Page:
To many, the whole point of a Bloody Mary is that you don’t wait until the cocktail hour. This seems to entail a certain shying away from unpleasant realities. I know perfectly well the reaction I would get if I were to ask for a grilled tomato and a chilled Martini at brunch: my friends would start likening me to F Scott Fitzgerald and they wouldn’t be referring to my writing talent. Despite its remarkably similar contents, a Bloody Mary is a perfectly acceptable midday, middle-class beverage. If the original Mary were here to witness such hypocrisy, she would surely tut and reach for her firelighters.

Yet, like the good Catholic I certainly am not, I must confess, for I have seen the error of my ways. In July, on Vancouver Island, I tried a Bloody Caesar – Canada’s spirited response to England’s favourite breakfast tipple (“I’ll see your Tudor queen, you bunch of retrograde royalists, and raise you a Roman emperor”). The main difference is a weird yet oddly palatable concoction called Clamato: tomato juice thinned and refined by clam juice. Replace your standard slop with this stuff, which has all the tang of tomato yet flows like a veritable Niagara, and you will have a drink far stranger yet more delicious than the traditional version.

Apparently, the Caesar was invented by an Italian restaurateur in Calgary, Alberta, who wanted a liquid version of his favourite dish from the old country: spaghetti alle vongole in rosso (clam and tomato spaghetti). He got it – and, more importantly, the rest of us got something we can drink not at breakfast but instead of dinner. Find a really interesting garnish – pickled bull kelp or spicy pickled celery, say – and you can even claim to have eaten your greens.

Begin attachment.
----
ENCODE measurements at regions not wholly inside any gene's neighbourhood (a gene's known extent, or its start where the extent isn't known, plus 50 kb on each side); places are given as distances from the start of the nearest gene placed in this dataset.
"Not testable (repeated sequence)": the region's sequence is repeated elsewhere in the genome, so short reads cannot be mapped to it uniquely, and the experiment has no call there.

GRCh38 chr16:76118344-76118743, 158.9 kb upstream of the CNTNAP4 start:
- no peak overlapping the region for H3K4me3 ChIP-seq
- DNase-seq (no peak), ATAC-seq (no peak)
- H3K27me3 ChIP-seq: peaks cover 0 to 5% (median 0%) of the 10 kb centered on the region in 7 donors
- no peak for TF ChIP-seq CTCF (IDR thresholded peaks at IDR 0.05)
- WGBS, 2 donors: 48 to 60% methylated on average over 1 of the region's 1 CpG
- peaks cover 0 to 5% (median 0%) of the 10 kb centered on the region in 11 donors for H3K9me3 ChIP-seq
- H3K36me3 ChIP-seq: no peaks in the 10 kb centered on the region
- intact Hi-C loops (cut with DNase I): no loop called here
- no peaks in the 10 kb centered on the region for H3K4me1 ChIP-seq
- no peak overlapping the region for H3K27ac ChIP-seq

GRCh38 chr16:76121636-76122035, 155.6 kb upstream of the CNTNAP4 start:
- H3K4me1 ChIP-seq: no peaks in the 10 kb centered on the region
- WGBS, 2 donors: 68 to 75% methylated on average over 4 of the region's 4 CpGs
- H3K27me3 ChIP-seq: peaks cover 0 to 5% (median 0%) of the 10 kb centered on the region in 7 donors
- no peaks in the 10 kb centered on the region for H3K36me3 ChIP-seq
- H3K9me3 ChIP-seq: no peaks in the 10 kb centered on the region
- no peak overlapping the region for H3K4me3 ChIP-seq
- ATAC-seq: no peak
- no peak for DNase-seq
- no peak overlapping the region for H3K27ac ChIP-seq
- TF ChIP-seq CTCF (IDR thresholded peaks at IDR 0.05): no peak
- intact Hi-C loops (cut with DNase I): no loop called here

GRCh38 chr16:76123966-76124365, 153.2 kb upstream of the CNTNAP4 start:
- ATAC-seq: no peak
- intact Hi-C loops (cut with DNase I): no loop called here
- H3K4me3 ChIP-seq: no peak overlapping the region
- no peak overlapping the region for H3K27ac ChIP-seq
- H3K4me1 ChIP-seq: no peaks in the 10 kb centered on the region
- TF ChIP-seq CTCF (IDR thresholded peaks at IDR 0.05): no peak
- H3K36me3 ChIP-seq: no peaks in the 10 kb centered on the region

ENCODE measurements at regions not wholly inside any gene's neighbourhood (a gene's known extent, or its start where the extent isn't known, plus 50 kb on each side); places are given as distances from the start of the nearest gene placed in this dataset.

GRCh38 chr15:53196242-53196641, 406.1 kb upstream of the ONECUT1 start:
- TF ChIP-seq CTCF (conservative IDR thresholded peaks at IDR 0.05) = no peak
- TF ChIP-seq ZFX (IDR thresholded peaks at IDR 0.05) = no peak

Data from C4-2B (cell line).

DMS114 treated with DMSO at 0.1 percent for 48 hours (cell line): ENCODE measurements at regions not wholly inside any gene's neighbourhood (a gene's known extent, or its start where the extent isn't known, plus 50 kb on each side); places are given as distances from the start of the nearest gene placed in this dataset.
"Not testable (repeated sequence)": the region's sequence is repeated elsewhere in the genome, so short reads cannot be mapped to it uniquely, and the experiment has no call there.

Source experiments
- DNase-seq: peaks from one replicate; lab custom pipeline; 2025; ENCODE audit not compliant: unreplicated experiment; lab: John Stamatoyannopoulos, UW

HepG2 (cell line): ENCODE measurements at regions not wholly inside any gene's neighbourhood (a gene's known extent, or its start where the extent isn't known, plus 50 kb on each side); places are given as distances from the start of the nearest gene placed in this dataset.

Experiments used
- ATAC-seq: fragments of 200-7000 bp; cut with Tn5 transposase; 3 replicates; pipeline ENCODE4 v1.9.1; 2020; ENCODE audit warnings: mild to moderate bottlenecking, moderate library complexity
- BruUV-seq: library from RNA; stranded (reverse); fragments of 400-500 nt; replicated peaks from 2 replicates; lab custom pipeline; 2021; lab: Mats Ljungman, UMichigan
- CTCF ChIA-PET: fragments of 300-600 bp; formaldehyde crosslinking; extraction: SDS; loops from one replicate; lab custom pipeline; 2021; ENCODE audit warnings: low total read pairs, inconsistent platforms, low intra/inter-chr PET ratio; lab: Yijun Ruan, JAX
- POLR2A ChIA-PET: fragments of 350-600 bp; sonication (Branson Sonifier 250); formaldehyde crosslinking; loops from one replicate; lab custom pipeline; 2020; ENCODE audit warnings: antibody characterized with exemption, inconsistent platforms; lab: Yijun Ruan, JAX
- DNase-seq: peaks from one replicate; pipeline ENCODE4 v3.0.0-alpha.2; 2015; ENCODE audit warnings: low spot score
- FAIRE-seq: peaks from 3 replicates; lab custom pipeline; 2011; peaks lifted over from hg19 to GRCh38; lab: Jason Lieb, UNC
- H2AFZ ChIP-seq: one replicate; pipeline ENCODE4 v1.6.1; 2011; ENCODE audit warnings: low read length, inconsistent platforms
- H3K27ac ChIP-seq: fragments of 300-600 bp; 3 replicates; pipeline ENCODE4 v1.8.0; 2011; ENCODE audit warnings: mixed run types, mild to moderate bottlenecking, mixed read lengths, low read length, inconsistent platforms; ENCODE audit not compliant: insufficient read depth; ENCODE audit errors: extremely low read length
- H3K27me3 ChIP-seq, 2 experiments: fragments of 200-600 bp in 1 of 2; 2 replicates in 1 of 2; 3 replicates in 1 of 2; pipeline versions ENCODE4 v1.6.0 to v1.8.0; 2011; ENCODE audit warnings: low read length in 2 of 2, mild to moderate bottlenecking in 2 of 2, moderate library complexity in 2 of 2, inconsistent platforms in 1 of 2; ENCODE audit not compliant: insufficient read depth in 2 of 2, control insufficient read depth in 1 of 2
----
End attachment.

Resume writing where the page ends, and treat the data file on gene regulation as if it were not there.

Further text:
I’m sure that dedicated fans of the Bloody Mary will consider this entire column heretical, which seems appropriate: that’s the side I was born on, being Jewish, and I like to hope I wouldn’t switch even under extreme forms of persuasion. But this cocktail is in any case a broad church: few cocktails come in so many different incarnations.

The original was invented, according to him, by Fernand Petiot, who was a French barman in New York during Prohibition (and so must have known a thing or two about hypocrisy). It includes lemon juice and a “layer” of Worcestershire sauce and the tomato juice is strained; it may also actually have been named after a barmaid.

All of which proves only that dogma has no place at the bar. Variety is the spice of life, which makes it ironic that the world’s spiciest cocktail bestows a frivolous immortality on a woman who believed all choice to be the work of the devil.

Next week John Burnside on nature

Nina Caplan is the 2014 Fortnum & Mason Drink Writer of the Year and 2014 Louis Roederer International Wine Columnist of the Year for her columns on drink in the New Statesman. She tweets as @NinaCaplan.

This article first appeared in the 08 October 2015 issue of the New Statesman, Putin vs Isis